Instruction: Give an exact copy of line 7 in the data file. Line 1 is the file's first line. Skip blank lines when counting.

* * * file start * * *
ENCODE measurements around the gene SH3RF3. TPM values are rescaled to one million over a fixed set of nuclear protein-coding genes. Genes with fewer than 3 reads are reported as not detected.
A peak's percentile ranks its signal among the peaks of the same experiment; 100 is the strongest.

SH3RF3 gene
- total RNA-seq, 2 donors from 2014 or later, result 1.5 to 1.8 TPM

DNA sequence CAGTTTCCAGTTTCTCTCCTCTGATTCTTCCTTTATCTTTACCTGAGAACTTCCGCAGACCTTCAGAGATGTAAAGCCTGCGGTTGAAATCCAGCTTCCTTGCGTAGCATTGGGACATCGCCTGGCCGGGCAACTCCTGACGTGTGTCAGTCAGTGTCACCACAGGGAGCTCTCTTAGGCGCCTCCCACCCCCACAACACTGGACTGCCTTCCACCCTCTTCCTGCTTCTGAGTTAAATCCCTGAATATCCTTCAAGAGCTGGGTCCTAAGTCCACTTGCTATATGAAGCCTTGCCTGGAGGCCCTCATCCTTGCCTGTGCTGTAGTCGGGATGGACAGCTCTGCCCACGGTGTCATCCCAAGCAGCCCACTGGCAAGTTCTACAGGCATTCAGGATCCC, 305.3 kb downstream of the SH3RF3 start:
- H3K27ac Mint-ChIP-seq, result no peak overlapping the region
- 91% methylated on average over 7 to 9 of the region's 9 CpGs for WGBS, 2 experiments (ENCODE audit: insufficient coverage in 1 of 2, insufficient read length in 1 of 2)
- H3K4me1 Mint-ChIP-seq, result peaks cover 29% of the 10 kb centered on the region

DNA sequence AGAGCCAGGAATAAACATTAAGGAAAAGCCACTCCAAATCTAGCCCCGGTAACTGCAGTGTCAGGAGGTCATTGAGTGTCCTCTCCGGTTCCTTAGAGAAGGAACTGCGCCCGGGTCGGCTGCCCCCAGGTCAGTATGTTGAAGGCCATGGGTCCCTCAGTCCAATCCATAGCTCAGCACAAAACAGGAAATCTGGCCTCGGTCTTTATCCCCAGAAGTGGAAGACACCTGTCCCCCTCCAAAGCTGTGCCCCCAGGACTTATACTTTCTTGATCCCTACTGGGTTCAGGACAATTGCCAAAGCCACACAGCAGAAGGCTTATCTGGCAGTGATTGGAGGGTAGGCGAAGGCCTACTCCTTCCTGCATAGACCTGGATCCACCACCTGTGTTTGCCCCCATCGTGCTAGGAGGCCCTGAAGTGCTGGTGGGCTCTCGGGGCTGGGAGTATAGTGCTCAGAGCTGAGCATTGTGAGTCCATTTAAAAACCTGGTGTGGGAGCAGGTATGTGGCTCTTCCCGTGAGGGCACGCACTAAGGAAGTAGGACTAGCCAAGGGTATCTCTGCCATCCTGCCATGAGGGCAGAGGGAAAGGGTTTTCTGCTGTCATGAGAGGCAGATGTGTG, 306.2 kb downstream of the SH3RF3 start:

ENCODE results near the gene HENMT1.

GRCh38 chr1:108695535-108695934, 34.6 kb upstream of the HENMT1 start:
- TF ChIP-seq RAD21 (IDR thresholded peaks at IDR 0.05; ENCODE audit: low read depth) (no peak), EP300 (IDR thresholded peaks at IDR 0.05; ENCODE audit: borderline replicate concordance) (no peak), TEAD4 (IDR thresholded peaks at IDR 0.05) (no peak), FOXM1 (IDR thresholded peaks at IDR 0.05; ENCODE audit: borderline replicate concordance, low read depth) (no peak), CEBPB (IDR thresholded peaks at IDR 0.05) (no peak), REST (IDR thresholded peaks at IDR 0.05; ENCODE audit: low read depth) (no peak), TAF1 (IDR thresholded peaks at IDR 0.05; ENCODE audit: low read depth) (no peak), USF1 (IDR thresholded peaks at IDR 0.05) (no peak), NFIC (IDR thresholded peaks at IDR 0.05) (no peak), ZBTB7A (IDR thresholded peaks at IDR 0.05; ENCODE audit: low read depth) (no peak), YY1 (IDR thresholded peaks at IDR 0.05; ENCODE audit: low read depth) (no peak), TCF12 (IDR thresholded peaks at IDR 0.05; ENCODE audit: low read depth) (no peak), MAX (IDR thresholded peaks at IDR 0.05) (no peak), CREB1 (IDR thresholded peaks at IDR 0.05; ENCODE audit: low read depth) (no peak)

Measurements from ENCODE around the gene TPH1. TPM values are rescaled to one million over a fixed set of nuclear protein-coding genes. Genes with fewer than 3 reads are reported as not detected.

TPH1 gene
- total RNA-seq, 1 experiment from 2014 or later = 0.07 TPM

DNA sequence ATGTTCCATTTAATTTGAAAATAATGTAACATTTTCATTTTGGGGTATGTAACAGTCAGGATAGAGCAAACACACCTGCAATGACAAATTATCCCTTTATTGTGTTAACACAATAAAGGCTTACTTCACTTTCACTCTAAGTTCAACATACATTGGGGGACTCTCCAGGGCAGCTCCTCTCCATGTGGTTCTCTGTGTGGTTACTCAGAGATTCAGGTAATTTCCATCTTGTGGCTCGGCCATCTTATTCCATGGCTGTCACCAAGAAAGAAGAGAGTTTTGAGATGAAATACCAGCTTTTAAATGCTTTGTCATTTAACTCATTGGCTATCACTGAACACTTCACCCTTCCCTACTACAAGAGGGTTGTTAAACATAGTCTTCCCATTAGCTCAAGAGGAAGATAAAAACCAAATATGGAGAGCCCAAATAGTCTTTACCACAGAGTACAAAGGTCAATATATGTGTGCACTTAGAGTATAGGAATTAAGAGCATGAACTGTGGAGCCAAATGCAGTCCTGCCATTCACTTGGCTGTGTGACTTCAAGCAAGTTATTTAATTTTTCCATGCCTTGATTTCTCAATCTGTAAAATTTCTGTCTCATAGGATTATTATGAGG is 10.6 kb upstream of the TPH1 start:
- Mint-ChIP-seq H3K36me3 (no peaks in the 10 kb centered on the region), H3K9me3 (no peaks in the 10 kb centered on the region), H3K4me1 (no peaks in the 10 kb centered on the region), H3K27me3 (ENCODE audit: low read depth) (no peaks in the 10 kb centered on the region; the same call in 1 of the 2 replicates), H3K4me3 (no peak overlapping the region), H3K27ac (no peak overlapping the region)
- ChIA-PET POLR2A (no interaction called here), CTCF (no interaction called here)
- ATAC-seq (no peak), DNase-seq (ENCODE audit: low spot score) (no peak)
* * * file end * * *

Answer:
- 91% methylated on average over 7 to 9 of the region's 9 CpGs for WGBS, 2 experiments (ENCODE audit: insufficient coverage in 1 of 2, insufficient read length in 1 of 2)